17 Mar German Study Finds Cannabis Use Triggered 2 Deaths
Cannabis (marijuana, hashish) is known for its ability to produce significant mind alteration, as well as for its ability to make a number of alterations in the body’s normal function. However, unlike alcohol and a range of drugs and medications, the drug is not typically directly linked to increased short-term risks for fatal changes in health status. In a study published in February 2014 in the journal Forensic Science International, researchers from Germany’s Institute of Legal Medicine investigated the role of cannabis use in the deaths of two young adults who appeared generally healthy. The researchers concluded that cannabis-related changes in normal heart function were strongly indicated as the immediate contributing factors to these deaths.
Cannabis use is fairly common throughout much of the world, especially in the form of marijuana use. The latest available figures from the federal Substance Abuse and Mental Health Services Administration (compiled for the year 2012) indicate that slightly fewer than 19 million Americans age 12 or older use marijuana in the average month. This total far outstrips the number of users for any other illegal or illicit drug and equals slightly more than 7 percent of the entire population in the indicated age range. Teenagers and young adults in their early and mid-20s are considerably more likely to use marijuana and other illicit drugs than younger or older segments of the population. In 2012, the peak rate of illicit drug use (23.9 percent) occurred in teens and young adults between the ages of 18 and 20. The second and third highest rates of use occurred among young adults between the ages of 21 and 25 (19.7 percent) and 16- and 17-year-old teenagers (16.6 percent).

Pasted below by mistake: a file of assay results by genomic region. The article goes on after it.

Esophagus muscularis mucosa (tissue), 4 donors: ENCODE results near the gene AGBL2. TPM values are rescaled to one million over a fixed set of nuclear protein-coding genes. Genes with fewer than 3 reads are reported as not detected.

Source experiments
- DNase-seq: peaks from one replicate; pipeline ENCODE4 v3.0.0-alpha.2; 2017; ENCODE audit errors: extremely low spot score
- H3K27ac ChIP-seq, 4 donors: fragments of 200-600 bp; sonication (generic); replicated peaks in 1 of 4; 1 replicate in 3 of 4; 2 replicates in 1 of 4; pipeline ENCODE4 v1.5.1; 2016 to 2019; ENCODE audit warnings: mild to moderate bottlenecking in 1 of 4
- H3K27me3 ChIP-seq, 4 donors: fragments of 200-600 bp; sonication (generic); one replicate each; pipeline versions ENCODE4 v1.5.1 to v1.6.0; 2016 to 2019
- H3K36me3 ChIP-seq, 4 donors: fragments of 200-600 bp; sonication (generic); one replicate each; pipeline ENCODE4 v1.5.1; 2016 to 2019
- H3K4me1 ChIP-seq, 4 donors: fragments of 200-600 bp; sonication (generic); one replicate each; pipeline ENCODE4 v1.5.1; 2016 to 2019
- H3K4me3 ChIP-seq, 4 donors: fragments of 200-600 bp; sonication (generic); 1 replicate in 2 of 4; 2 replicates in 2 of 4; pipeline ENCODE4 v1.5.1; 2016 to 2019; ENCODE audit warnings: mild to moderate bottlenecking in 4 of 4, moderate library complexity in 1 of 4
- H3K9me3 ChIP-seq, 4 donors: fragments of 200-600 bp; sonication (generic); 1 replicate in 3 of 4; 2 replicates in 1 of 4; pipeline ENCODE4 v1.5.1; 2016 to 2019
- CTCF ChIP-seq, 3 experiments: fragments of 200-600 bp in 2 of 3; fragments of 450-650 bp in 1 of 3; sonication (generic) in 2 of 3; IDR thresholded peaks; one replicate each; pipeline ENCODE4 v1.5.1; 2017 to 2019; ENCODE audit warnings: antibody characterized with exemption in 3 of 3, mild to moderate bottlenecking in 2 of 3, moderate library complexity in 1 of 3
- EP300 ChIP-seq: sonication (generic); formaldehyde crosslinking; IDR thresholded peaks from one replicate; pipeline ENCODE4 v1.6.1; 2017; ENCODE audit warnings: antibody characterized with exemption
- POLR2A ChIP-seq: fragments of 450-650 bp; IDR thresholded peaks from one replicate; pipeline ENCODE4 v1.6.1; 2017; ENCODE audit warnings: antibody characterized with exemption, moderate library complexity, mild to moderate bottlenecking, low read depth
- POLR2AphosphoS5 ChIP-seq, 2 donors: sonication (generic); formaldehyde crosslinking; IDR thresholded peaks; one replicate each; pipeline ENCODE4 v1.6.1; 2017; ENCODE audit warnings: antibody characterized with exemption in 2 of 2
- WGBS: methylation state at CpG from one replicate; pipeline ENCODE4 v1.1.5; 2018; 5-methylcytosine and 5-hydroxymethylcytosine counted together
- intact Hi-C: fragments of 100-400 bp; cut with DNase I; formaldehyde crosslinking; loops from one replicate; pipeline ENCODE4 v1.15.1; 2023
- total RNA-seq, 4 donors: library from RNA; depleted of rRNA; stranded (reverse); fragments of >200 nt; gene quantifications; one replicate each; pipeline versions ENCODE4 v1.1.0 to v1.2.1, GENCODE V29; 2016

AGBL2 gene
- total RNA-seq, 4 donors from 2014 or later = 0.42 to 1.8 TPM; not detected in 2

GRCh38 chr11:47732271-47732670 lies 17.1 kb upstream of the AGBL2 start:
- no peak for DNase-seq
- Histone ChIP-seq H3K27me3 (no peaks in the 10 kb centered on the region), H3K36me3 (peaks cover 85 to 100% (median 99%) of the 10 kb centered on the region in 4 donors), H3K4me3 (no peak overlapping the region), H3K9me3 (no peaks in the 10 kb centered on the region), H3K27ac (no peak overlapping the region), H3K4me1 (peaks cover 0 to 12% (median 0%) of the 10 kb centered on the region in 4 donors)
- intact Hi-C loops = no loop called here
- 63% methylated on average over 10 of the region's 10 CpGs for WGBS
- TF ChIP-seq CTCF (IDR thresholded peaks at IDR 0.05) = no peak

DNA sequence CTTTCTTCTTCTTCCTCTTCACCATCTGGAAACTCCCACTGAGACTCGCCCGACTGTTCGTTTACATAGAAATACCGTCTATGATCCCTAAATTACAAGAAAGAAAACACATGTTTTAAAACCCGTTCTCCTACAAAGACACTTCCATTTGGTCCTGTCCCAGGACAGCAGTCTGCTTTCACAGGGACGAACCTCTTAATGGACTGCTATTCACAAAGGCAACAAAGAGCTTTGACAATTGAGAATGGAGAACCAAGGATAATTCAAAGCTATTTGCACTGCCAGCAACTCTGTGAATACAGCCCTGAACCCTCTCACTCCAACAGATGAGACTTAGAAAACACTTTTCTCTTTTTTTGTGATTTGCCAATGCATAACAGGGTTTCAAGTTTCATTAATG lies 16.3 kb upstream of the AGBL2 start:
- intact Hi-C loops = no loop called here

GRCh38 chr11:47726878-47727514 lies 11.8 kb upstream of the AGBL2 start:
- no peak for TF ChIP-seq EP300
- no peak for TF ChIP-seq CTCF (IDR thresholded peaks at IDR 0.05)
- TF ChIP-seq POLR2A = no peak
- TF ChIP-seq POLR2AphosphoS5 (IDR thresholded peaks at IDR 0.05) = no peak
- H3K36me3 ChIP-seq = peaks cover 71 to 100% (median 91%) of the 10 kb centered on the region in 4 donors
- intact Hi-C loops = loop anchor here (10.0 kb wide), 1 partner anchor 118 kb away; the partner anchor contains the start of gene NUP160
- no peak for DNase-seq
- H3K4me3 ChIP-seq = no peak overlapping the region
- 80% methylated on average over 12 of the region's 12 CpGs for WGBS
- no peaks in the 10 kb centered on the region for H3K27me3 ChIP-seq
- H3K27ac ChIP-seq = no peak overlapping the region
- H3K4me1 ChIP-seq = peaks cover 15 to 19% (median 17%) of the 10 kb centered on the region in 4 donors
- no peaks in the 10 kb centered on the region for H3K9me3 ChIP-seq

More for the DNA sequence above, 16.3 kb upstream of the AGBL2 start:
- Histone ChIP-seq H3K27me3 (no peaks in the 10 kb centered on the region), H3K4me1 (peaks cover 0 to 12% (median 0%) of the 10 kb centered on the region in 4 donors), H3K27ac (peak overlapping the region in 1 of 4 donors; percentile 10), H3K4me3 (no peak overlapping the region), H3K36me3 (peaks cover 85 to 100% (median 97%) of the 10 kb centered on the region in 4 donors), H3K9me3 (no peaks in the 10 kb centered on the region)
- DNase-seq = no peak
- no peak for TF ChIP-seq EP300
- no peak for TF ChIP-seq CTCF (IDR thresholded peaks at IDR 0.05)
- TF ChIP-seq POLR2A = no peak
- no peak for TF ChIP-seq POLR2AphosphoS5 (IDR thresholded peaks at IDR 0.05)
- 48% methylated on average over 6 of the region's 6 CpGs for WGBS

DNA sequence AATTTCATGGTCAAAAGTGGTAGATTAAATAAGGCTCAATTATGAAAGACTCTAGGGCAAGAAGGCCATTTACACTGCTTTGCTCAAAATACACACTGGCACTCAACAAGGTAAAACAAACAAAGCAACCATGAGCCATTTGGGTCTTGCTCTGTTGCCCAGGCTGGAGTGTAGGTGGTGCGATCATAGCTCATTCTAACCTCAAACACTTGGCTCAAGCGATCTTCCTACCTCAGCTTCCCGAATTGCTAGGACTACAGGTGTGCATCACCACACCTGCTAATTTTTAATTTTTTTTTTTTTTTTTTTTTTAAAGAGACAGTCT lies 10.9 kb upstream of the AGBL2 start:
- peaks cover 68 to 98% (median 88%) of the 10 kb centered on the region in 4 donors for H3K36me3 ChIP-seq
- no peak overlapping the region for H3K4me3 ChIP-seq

Cannabis users experience several notable changes in both their short-term and long-term body function. Changes specifically associated with active use and a current state of cannabis intoxication include a diminished ability to form or access short-term memories, a diminished ability to properly coordinate one’s muscles and stay balanced while moving, the development of symptoms normally linked to a debilitating mental state called psychosis (i.e., delusions and hallucinations) and a reduced capacity to carry out such high-level mental tasks as making accurate judgments or thinking logically. Critically, people under the influence of cannabis can also experience profound changes in their normal heart rate. It’s not uncommon for intake of the drug to add 20 to 50 beats per minute to a user’s baseline, short-term rate. In some cases, cannabis intoxication can trigger a heart rate increase of fully 100 percent. In addition, the rate can rise even higher in people who combine cannabis intake with the intake of other drugs.
In the study published in Forensic Science International, the German research team reviewed the cases of two young men (ages 28 and 23) with no apparent health problems who were under the influence of cannabis when they died suddenly. This review included a complete postmortem examination for both men, which included a full autopsy, a toxicology panel, testing of tissue samples, testing of immune system responses and a search for genetic markers of disease.
The researchers found that each of the two men had non-cannabis-related problems that significantly altered their health status. For instance, one man had a previously undiscovered heart malfunction, while the other had previously abused other substances known for their potential to cause serious health alterations, including cocaine, amphetamine and alcohol. However, despite the presence of these problems, the researchers concluded that each man most likely died of short-term changes in cardiovascular (heart and blood vessel) function specifically related to the impact of smoking cannabis. In addition to cannabis-related changes in heart rate, they noted the drug’s ability to substantially boost the blood pressure of individuals lying down in a face-up position.
Significance and Considerations
The authors of the study published in Forensic Science International believe they are the first researchers to fully explore the potential causes of death in someone who died unexpectedly while under the influence of cannabis. They specifically note that the chances that any given individual will die suddenly while using the drug are quite low. However, they also note a public health need to inform people with known histories of heart and blood vessel disease of the potential dangers they face when using cannabis. On a related note, since some people have undetected cardiovascular problems, no one can say for sure how many cannabis users may be at-risk for sudden fatal outcomes.
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